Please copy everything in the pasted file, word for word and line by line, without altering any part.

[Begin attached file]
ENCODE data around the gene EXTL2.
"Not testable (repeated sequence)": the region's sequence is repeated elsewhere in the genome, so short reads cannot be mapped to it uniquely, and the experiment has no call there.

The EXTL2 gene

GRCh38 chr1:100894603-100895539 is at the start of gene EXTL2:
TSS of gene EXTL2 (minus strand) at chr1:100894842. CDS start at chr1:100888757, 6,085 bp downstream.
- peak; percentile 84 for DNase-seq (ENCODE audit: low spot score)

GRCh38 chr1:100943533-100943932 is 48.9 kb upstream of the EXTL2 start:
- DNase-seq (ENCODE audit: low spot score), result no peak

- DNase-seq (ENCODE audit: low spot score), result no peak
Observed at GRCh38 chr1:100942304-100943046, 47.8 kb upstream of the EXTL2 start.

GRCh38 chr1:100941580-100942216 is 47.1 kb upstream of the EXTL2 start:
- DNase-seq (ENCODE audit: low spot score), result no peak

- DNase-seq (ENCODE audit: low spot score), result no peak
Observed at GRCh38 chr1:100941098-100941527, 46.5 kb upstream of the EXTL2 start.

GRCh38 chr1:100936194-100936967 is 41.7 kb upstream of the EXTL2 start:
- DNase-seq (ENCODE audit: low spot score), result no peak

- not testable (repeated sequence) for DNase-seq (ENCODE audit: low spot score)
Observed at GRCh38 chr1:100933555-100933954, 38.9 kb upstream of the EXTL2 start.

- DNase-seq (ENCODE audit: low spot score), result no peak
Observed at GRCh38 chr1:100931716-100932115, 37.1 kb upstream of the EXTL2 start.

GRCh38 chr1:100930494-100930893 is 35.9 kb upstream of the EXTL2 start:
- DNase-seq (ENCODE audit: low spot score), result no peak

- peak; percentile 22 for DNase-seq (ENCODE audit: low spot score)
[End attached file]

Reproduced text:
ENCODE data around the gene EXTL2.
"Not testable (repeated sequence)": the region's sequence is repeated elsewhere in the genome, so short reads cannot be mapped to it uniquely, and the experiment has no call there.

The EXTL2 gene

GRCh38 chr1:100894603-100895539 is at the start of gene EXTL2:
TSS of gene EXTL2 (minus strand) at chr1:100894842. CDS start at chr1:100888757, 6,085 bp downstream.
- peak; percentile 84 for DNase-seq (ENCODE audit: low spot score)

GRCh38 chr1:100943533-100943932 is 48.9 kb upstream of the EXTL2 start:
- DNase-seq (ENCODE audit: low spot score), result no peak

- DNase-seq (ENCODE audit: low spot score), result no peak
Observed at GRCh38 chr1:100942304-100943046, 47.8 kb upstream of the EXTL2 start.

GRCh38 chr1:100941580-100942216 is 47.1 kb upstream of the EXTL2 start:
- DNase-seq (ENCODE audit: low spot score), result no peak

- DNase-seq (ENCODE audit: low spot score), result no peak
Observed at GRCh38 chr1:100941098-100941527, 46.5 kb upstream of the EXTL2 start.

GRCh38 chr1:100936194-100936967 is 41.7 kb upstream of the EXTL2 start:
- DNase-seq (ENCODE audit: low spot score), result no peak

- not testable (repeated sequence) for DNase-seq (ENCODE audit: low spot score)
Observed at GRCh38 chr1:100933555-100933954, 38.9 kb upstream of the EXTL2 start.

- DNase-seq (ENCODE audit: low spot score), result no peak
Observed at GRCh38 chr1:100931716-100932115, 37.1 kb upstream of the EXTL2 start.

GRCh38 chr1:100930494-100930893 is 35.9 kb upstream of the EXTL2 start:
- DNase-seq (ENCODE audit: low spot score), result no peak

- peak; percentile 22 for DNase-seq (ENCODE audit: low spot score)